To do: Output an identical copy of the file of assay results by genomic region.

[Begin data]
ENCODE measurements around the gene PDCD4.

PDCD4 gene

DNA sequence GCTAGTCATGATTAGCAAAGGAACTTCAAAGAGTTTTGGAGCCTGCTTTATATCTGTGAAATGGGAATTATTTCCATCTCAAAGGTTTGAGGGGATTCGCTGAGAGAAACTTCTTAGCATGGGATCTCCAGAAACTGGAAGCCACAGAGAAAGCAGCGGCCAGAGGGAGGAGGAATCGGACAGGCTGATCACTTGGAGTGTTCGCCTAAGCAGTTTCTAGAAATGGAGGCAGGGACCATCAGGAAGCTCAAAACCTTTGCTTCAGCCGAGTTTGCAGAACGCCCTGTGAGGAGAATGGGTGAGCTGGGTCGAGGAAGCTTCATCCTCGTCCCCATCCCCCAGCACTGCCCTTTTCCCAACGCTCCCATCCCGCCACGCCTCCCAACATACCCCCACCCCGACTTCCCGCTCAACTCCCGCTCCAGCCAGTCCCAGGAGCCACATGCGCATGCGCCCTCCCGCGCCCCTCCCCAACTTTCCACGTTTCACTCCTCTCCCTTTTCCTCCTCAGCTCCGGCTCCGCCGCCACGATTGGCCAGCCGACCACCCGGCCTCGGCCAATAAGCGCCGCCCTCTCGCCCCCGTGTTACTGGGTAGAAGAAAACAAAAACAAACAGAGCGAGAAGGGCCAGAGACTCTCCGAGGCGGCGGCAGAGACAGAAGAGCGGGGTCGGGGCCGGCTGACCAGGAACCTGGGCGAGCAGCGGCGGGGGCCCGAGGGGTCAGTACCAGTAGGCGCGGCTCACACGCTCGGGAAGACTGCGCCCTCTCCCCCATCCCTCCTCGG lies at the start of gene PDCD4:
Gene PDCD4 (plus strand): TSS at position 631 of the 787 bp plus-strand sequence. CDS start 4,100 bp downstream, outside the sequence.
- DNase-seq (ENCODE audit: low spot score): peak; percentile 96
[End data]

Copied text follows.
ENCODE measurements around the gene PDCD4.

PDCD4 gene

DNA sequence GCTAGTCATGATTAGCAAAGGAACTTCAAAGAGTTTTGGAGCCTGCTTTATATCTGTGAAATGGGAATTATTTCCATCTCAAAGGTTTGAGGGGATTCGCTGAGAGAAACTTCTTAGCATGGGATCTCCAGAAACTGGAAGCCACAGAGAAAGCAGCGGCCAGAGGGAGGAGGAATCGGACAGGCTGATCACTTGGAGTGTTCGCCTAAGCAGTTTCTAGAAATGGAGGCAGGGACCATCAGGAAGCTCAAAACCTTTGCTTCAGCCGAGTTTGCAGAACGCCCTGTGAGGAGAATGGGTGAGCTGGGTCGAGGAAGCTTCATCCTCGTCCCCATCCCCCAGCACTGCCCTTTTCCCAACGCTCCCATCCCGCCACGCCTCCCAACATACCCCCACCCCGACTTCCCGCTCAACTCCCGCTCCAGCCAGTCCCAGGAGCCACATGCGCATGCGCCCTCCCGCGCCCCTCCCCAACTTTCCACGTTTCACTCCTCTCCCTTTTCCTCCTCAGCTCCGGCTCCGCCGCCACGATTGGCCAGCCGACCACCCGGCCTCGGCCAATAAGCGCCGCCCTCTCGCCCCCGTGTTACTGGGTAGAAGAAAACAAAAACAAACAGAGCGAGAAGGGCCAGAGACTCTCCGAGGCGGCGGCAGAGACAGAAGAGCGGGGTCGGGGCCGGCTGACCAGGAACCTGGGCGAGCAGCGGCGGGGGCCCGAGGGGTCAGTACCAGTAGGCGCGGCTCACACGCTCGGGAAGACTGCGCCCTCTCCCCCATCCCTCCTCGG lies at the start of gene PDCD4:
Gene PDCD4 (plus strand): TSS at position 631 of the 787 bp plus-strand sequence. CDS start 4,100 bp downstream, outside the sequence.
- DNase-seq (ENCODE audit: low spot score): peak; percentile 96